• In August of 2004 the FTC issued its Staff Report on the Franchise Rule to which the AFA again submitted written comments.  All along the way, the AFA encouraged its member franchisees and Affiliate Member attorneys to participate in the process.  Over 60 franchisees from 20 different systems and a dozen franchisee law firms were represented in the Rule re-write process.
  • The approval and release of the revised FTC Franchise Rule on January 22, 2007, was, in many respects, heavily influenced by the input of the AFA.  The AFA was cited 80+ times in the footnotes to the ‘DISCLOSURE REQUIREMENTS AND PROHIBITIONS CONCERNING FRANCHISING - Staff Report to the FTC and Proposed Revised Trade Regulation Rule’ (view report). Changes directly attributable to the AFA include:

1)  Gag Clauses:  The FTC now requires that franchisors disclose the names of franchisees who are required to sign gag clauses.  These gag clauses are designed to prohibit or restrict existing and former franchisees from discussing with prospective franchisees their experiences, positive or negative, with the franchise system.  (The kinds of gag clauses included for disclosure do not include confidentiality agreements designed to protect a franchisor’s trade secrets and other proprietary information.)

2)  Litigation:  First, the FTC now requires that franchisors disclose litigation involving predecessor corporations.  Second, the FTC requires that franchisors disclose civil actions, other than ordinary routine litigation, that may impact upon the franchisor’s financial condition or ability to operate the business.  Third, the FTC requires franchisors to disclose pending franchisor-initiated lawsuits against franchisees involving the franchise relationship.  (In the past, the FTC Rule required franchisors to disclose only suits that franchisees have filed against the franchisor.)

Disclosure of Trademark-Specific Franchisee Associations:  The FTC now requires franchisors disclose the existence of trademark-specific franchisee associations.  Only those incorporated independent franchisee associations that make their existence known to the franchisor need be included.  The burden to inform the franchisor of their existence on an annual basis falls on the franchisee association leadership.

4)  Use of Integration Clauses:  The FTC Rule no longer allows franchisors to disclaim liability for, or cause franchisees to waive their reliance on, statements made in the franchisors’ disclosure documents.  The FTC recognized that the use of integration clauses to disclaim liability for required disclosures undermined the very purpose of the Rule, which is to prevent fraud and abuse by ensuring that prospective franchisees have complete, truthful and material information in order to make their investment decision.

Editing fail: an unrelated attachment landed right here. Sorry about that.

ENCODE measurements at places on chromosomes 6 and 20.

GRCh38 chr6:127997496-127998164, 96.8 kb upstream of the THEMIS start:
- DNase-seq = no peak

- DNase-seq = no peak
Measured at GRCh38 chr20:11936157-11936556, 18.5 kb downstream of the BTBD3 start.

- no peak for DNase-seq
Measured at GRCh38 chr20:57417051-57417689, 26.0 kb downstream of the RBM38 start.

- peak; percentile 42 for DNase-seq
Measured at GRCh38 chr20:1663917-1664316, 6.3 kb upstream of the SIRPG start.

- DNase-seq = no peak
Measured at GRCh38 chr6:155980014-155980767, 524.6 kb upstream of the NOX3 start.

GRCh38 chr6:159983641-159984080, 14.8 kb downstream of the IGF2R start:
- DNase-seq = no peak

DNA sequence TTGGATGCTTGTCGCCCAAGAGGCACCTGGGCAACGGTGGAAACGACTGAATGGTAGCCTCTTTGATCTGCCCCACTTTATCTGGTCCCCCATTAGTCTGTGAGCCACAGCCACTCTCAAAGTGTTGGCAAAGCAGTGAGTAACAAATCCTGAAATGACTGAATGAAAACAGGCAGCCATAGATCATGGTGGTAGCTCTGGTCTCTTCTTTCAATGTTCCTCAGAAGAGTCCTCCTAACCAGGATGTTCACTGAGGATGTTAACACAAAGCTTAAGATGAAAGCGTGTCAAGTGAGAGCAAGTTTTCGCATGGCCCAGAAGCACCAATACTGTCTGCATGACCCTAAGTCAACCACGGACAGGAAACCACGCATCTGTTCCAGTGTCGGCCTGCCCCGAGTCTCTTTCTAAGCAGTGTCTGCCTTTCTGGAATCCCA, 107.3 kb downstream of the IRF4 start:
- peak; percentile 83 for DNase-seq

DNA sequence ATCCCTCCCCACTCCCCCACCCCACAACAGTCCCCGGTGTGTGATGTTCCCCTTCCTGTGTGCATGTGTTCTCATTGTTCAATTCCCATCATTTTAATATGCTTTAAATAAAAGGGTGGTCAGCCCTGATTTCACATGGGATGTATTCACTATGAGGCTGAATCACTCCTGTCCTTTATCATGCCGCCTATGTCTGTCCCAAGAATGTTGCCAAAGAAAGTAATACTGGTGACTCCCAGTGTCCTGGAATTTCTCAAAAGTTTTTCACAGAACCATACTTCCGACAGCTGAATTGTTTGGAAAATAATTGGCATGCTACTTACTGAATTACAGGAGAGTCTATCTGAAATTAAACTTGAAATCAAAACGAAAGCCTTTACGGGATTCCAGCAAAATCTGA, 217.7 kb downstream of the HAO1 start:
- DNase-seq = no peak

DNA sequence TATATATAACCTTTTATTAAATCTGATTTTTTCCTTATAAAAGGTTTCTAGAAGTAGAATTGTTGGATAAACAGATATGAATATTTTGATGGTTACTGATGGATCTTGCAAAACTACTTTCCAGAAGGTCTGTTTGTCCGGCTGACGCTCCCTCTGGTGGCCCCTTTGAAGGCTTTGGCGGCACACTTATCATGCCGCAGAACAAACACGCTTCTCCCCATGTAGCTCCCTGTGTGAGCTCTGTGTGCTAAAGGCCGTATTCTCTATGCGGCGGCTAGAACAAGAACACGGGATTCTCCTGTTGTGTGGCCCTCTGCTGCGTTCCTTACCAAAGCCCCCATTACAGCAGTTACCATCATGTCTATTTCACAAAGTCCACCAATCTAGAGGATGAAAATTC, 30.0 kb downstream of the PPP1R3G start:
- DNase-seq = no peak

• The AFA organized franchisees in 32 states to participate in the 1995 White House Conference on Small Business (WHCSB).  The AFA succeeded in getting 126 franchisees and 11 franchisee attorneys elected as delegates to the WHCSB. 
  • At the National WHCSB in Washington, DC (June 1995) over 1900 small business delegates from all fifty states—including the 137 AFA delegates--voted on a priority list of small business issues to be presented to the President and Congress for immediate action.  Among the final list of sixty priority issues were “franchisee legal and constitutional rights.”  For the first time, franchisees were recognized as independent business owners and not merely extensions of their franchisors.  The issue of franchisee legal rights is and has been front-and-center in the legislative agenda of the United States Congress since that time.
  • In the U.S. House of Representatives the AFA coordinated the introduction of the Small Business Franchise Act in both the 105th and 106th Congresses (1998 and 1999).
  • In 1999 the AFA organized the first-ever Franchisee Bar [lawyers]-Regulator Meeting in Chicago which was attended by regulators of 4 registration states plus the Federal Trade Commission and 10 franchisee lawyers from across the country.
  • The AFA served from 1995-2003 as an advisor to the Franchise Project Advisory Group of the North American Securities Administrators Association (NASAA).   AFA’s presence on this Advisory Group helped ensure that any policy decisions effecting franchising made by state regulators would have the input of franchisees.
  • As a member of the Tax Relief Coalition (TRC) the AFA worked with other business organizations to secure passage of the President's tax relief package.  The Job Creation and worker Assistance Act of 2002, signed into law on March 9, 2002, was designed to help the economy recover from the effects of September 11th.
  • The AFA again provided testimony on June 25, 2002 as franchisees’ advocate at a hearing before the House of Representatives’ Subcommittee on Commerce, Trade and Consumer Protection:  “The FTC’s Franchise Rule—23 Years After its Promulgation.”
  • Sponsor and supporter of California Assembly Bill 2305, ‘The Level Playing Field for Small Businesses Act of 2012’ introduced February 24, 2012, by Assembly Members Jared Huffman and Tom Ammiano.


In September of 1992 the Chair of the U.S. House of Representatives Committee on Small Business held a “franchisee listen-in” to determine the issues and concerns of small business franchisees.  (The Committee on Small Business had been holding hearings on franchising for close to two years at the time.)